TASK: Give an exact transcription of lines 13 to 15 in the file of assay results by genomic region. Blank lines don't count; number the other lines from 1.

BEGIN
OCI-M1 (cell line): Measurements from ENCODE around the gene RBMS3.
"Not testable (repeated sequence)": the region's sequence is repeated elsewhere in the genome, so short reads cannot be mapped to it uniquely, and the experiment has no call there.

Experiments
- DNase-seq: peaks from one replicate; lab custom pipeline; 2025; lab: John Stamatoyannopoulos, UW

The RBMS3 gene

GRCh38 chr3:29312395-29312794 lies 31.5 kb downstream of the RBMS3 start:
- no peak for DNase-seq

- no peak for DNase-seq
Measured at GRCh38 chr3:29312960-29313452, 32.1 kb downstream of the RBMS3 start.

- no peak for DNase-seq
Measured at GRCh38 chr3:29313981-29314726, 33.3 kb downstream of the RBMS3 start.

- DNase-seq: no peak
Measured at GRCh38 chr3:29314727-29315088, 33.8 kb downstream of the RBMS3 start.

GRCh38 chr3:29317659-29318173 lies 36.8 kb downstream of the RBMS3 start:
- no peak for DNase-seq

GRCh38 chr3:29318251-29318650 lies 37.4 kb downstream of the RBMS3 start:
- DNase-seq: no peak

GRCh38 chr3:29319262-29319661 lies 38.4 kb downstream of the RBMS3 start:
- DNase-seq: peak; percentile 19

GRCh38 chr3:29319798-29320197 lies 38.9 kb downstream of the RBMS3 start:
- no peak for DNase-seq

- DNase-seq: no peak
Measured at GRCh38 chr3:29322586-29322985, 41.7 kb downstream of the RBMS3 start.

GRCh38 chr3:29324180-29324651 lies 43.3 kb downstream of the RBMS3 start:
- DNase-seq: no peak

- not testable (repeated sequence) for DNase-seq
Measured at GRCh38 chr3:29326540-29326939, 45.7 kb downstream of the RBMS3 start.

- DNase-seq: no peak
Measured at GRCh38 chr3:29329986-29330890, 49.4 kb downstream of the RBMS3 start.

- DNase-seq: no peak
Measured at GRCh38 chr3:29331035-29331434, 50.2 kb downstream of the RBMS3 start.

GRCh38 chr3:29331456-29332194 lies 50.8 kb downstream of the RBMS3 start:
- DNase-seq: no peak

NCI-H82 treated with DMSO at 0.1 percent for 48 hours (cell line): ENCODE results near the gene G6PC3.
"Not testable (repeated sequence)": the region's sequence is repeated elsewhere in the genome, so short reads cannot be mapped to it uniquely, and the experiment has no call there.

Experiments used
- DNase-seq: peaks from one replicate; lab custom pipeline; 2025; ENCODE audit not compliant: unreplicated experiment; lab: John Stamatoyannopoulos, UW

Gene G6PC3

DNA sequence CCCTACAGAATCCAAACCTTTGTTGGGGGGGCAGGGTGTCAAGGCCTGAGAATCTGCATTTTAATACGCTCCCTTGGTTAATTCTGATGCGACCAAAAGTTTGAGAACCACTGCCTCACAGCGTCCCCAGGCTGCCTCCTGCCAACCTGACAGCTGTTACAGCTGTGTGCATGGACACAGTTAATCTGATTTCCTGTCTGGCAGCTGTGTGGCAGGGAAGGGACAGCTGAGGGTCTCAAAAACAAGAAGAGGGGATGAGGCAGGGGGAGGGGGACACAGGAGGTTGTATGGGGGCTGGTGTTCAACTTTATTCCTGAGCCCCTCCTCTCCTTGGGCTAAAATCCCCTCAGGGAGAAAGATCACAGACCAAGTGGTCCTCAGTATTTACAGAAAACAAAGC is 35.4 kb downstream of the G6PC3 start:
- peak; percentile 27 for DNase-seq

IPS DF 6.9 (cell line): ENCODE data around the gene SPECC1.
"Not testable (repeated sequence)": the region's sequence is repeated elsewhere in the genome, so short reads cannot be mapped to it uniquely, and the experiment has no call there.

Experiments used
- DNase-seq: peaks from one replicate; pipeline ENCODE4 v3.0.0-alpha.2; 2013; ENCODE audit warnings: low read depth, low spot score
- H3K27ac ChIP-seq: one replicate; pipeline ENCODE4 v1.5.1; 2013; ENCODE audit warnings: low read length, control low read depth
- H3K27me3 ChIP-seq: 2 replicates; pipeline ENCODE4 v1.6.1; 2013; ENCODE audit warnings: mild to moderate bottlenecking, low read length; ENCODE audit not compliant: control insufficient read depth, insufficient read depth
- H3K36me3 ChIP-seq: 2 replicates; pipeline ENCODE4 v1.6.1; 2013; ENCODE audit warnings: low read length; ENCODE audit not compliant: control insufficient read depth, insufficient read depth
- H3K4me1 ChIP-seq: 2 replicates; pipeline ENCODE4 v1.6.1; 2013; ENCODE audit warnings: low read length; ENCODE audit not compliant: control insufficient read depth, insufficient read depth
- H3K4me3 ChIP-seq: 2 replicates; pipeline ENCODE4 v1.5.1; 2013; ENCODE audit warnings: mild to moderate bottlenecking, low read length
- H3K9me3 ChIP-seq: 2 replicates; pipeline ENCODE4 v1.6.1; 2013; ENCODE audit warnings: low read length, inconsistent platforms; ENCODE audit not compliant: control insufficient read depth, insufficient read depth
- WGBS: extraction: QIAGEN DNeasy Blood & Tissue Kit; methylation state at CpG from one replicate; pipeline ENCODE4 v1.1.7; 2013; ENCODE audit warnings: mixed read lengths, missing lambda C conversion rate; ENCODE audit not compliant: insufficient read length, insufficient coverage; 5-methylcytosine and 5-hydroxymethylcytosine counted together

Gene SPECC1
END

Measured at GRCh38 chr3:29314727-29315088, 33.8 kb downstream of the RBMS3 start.

GRCh38 chr3:29317659-29318173 lies 36.8 kb downstream of the RBMS3 start:
- no peak for DNase-seq